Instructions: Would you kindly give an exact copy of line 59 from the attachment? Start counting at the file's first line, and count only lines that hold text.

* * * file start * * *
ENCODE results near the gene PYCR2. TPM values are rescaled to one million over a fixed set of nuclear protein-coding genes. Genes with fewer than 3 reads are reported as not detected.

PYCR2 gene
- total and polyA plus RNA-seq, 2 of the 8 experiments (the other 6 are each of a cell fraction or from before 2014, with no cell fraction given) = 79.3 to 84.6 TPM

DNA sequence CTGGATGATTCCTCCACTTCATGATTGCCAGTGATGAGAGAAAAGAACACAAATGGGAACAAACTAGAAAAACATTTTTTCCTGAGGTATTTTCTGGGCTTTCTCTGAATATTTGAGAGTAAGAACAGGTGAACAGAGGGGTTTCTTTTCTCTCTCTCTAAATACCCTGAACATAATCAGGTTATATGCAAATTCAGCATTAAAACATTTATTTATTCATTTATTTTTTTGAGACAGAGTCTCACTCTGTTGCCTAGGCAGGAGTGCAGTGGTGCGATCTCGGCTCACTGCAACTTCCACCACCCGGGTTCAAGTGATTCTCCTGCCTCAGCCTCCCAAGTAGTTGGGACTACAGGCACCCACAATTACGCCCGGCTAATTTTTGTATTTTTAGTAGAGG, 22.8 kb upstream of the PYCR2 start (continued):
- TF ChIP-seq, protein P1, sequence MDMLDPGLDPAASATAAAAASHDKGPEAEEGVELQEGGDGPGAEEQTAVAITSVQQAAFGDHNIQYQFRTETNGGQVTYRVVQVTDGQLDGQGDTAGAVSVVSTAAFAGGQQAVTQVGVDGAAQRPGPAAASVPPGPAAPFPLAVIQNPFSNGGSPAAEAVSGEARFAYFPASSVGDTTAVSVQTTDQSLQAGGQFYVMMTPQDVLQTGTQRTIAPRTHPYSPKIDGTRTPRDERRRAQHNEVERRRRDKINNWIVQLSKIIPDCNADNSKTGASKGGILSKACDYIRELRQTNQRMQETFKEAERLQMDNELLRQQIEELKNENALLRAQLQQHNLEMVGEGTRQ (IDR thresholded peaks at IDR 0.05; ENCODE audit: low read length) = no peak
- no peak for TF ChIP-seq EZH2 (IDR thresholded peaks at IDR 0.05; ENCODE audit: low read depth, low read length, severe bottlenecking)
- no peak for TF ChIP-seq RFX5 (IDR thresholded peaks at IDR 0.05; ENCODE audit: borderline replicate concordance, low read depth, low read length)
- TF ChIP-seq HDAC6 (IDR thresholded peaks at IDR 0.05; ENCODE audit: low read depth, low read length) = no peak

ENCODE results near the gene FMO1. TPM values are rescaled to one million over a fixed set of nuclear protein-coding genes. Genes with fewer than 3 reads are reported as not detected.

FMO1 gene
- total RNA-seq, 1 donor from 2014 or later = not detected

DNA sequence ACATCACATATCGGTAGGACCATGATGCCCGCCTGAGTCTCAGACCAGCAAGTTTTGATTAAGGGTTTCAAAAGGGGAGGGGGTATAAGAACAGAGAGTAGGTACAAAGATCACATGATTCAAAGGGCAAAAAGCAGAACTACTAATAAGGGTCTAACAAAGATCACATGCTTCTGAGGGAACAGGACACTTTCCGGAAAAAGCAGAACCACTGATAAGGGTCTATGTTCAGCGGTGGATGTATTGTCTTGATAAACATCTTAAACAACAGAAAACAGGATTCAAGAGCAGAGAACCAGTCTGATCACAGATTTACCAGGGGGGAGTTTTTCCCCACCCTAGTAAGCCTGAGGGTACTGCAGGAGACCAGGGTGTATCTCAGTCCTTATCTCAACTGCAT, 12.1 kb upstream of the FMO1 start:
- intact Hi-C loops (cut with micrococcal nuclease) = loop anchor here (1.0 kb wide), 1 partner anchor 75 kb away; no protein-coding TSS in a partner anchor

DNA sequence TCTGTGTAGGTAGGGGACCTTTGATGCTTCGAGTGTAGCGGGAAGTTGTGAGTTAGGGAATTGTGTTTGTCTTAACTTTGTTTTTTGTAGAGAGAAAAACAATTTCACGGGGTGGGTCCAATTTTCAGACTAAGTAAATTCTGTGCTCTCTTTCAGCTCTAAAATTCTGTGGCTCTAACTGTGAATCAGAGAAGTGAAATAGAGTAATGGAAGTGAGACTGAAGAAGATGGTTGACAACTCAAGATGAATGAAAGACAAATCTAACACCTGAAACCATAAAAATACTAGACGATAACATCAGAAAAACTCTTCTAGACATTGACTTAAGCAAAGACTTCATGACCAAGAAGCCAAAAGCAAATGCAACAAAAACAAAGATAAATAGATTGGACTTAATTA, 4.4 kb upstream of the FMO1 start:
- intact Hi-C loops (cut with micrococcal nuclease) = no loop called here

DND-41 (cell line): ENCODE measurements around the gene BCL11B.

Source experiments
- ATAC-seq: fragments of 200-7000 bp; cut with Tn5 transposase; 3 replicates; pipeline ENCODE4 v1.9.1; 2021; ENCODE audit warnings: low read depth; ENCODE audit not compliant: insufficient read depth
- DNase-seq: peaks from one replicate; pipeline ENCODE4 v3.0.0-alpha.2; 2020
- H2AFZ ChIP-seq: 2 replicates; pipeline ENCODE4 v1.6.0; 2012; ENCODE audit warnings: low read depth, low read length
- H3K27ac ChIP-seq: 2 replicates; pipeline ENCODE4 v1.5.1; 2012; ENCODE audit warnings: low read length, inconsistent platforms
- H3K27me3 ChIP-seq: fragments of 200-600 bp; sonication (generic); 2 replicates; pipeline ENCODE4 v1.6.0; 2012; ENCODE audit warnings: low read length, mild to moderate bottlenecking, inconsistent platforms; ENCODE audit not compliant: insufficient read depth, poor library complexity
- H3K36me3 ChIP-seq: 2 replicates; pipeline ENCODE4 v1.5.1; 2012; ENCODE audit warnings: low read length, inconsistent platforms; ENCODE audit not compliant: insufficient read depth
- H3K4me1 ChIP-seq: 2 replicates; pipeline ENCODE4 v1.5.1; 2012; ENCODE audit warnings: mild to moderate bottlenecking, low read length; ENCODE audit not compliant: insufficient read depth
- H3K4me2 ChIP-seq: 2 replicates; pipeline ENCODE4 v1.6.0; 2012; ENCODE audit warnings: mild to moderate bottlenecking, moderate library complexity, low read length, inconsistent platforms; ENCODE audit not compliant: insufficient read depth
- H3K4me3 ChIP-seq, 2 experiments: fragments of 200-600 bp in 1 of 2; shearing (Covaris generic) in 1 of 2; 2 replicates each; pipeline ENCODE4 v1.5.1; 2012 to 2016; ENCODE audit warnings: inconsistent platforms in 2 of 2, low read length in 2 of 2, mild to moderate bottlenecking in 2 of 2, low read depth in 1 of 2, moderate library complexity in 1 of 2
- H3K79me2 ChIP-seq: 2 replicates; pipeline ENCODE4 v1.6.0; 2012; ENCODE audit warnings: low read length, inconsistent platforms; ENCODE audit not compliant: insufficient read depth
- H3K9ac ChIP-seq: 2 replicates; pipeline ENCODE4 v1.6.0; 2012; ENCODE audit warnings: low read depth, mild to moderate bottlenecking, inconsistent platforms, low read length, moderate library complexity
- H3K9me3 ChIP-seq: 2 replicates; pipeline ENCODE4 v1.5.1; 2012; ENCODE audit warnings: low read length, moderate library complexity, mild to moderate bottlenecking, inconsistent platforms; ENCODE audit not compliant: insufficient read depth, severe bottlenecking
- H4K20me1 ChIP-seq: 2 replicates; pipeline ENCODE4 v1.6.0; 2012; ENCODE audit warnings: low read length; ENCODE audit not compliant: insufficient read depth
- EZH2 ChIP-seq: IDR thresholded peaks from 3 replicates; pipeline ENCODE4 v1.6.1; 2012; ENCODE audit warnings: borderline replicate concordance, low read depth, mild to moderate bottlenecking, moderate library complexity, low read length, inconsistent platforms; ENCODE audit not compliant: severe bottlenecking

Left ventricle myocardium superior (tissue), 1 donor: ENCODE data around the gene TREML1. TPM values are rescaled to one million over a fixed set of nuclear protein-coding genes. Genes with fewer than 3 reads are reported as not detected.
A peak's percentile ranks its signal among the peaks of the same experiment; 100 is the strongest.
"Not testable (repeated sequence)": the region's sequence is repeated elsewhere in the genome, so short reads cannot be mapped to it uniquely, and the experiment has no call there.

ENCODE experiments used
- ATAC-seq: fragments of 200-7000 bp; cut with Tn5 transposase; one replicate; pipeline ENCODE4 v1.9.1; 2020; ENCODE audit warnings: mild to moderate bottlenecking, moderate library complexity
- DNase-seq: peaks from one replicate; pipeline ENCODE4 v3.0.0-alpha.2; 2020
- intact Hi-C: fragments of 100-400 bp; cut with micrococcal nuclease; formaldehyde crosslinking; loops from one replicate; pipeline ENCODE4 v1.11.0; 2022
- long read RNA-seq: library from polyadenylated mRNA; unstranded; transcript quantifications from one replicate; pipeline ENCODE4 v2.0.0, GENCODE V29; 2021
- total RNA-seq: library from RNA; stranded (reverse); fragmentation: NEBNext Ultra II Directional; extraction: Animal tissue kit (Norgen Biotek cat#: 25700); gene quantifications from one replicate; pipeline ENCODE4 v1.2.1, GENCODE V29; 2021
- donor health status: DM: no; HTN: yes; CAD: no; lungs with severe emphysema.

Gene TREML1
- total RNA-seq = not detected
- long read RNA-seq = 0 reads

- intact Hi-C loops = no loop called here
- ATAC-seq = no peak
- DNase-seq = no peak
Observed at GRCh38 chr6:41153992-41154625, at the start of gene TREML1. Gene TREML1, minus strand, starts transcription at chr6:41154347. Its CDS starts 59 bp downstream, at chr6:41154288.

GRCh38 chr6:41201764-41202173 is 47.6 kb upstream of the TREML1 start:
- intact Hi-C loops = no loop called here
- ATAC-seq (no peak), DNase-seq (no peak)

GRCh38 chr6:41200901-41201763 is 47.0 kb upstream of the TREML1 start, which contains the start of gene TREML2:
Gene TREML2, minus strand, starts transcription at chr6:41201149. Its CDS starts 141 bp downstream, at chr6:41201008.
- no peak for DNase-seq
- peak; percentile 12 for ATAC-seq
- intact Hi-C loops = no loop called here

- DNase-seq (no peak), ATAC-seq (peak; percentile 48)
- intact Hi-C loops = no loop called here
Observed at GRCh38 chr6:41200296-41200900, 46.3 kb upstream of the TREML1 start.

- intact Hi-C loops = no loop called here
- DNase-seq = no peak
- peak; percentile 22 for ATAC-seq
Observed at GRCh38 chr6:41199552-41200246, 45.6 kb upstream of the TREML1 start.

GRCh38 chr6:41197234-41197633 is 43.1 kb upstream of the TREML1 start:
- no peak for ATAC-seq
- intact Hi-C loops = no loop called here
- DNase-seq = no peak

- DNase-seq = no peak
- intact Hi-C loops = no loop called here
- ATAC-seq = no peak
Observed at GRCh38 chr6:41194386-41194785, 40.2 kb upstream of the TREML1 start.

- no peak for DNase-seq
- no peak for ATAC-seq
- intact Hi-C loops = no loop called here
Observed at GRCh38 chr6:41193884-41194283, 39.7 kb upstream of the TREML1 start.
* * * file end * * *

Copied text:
Observed at GRCh38 chr6:41200296-41200900, 46.3 kb upstream of the TREML1 start.